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Articles by this author:

  • A United States Army Corps of Engineers erosion-control project being planned for the downtown Montauk oceanfront has moved closer to reality with the issuing of a key state permit.
  • Forgive me if I have mentioned this before, but winter has been hard on Leo the Pig.

    For those of you unfamiliar with Leo, he is our pet 75-pound, 2-year-old, neutered boar, which my wife and oldest child bought for a ridiculous sum from a Texas con artist they met over the Internet. “He’ll only be 10 pounds, grown up!” they were told, “or your money back!” Ask them how that worked out next time you see them.

  • This winter has been hell on man and beast alike, and it has been hard on houses as well, with frozen pipes, ice dams leaking under soffets, and over-taxed furnaces. Our house has taken a blow or two, including a never-before freeze-up on a kitchen drain, and, one morning this week, a door that came apart in my hands.

  • United States Army Corps of Engineers staff and New York State officials have sidestepped East Hampton Town in moving ahead with a planned multimillion-dollar project to protect the downtown Montauk ocean shoreline without obtaining local authorization.
  • Sharp-eyed readers might have noticed something a little out of the ordinary on one of The Star’s recent obituary pages. Down in the lower right corner was a correction — nothing strange about that, of course. But what was unusual was that the notice concerned Phoebe Scott, an East Hampton woman who died in 1938.

  • In the few weeks since the terrorist shootings in Paris, a number of people have asked about my take on the Charlie Hebdo cartoons and whether The Star would have published them.

  • A United States Army Corps of Engineers erosion-control project planned for the Montauk oceanfront will be larger than previously thought and could require as many as 3,000 truckloads of sand.
  • So this guy sidles up to me at Java Nation in Bridgehampton and says, “Hey boss, you got any of those eight-grain loaves today?”

    I, by coincidence having made a mental note to stop by Breadzilla in Wainscott that morning, replied, “No, but I’m heading there later.” And then I realized that it had happened again. I had been taken for Brad Thompson, one of its two owners.

  • From an upstairs window Tuesday, as snow continued to fall fast, I could see a dozen sea ducks riding it out on the bay in front of our house. Seagulls of some sort flew on the driving wind above the water’s edge as a flood tide pushed and clawed at the dune.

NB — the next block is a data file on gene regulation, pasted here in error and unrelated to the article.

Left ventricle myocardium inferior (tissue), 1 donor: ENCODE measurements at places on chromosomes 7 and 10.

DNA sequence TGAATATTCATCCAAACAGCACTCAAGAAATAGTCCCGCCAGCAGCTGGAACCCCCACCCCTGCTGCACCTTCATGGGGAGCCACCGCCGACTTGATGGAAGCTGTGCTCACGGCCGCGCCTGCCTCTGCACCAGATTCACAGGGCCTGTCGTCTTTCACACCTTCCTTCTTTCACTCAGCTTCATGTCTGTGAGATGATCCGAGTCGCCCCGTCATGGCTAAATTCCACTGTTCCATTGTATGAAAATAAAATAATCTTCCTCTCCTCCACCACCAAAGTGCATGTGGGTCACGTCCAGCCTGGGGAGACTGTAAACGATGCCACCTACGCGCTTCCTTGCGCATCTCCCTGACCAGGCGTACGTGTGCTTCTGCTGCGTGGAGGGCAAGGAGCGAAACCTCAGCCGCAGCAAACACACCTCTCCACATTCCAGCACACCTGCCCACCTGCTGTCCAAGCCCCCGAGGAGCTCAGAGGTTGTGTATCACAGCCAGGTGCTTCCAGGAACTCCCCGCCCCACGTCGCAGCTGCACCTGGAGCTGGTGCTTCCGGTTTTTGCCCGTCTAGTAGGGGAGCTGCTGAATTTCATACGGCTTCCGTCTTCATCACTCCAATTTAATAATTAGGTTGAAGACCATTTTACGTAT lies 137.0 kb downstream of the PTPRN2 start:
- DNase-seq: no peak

• A blizzard that dumped approximately 15 inches of snow on the South Fork may bring another foot more by late Tuesday.

Blogs by this author:

  • Looking for something to do to get out of the house or pry those kids away from the electronic devices? The East Hampton Historical Society’s Marine Museum on Bluff Road will be open with free admission from Saturday through Jan. 4, 10 a.m. to 4 p.m., except on New Year’s Day.

  • Santa in Spanish
    A Spanish and English-speaking Santa will greet children and hand out gifts outside Waldbaum’s market on Park Place on Christmas Eve between 5 and 7 p.m.

    Hanukkah Opening at Vered
    "Paintings of Hope," an exhibition of work by Haim Mizrahi, an East Hampton artist, will open at Vered Gallery in East Hampton on Saturday at 6 p.m. The evening will include a candle lighting and songs with Chabad of East Hampton in celebration of the fifth night of Hanukkah.

  • Here is what we know about Hurricane Arthur and the outlook for Independence Day and beyond. There is a 100-percent probability of heavy rain from an unrelated system until about sunset Friday. Hurricane Arthur is expected to pass to the east of Montauk Point, close enough that near-tropical storm-force wind gusts are expected for the region late Friday.

    Rain and a chance of lightning will end after dark Friday, but not before as much as three inches could fall. The National Weather Service has issued warnings of flooding in low-lying areas and roadways.

  • Doing a quick spreadsheet from board of elections numbers, it appears that the makeup of the East Hampton Town Trustees is largely unchanged. Two newcomers have won seats: Brian Byrnes, who previously sought a seat as trustee, and Dennis Curles.

    The top nine are the assumed winners:

     

  • An hour after the polls closed, Carissa Katz, The Star's managing editor, reported from the Dems election night HQ in Rowdy Hall that with 7 of 19 districts' numbers brought in from the polls, unofficially, Fred Overton was in the lead for town board. Following him were Kathee Burke-Gonzalez , Job Potter, and Dominick Stanzione in the race for two open seats.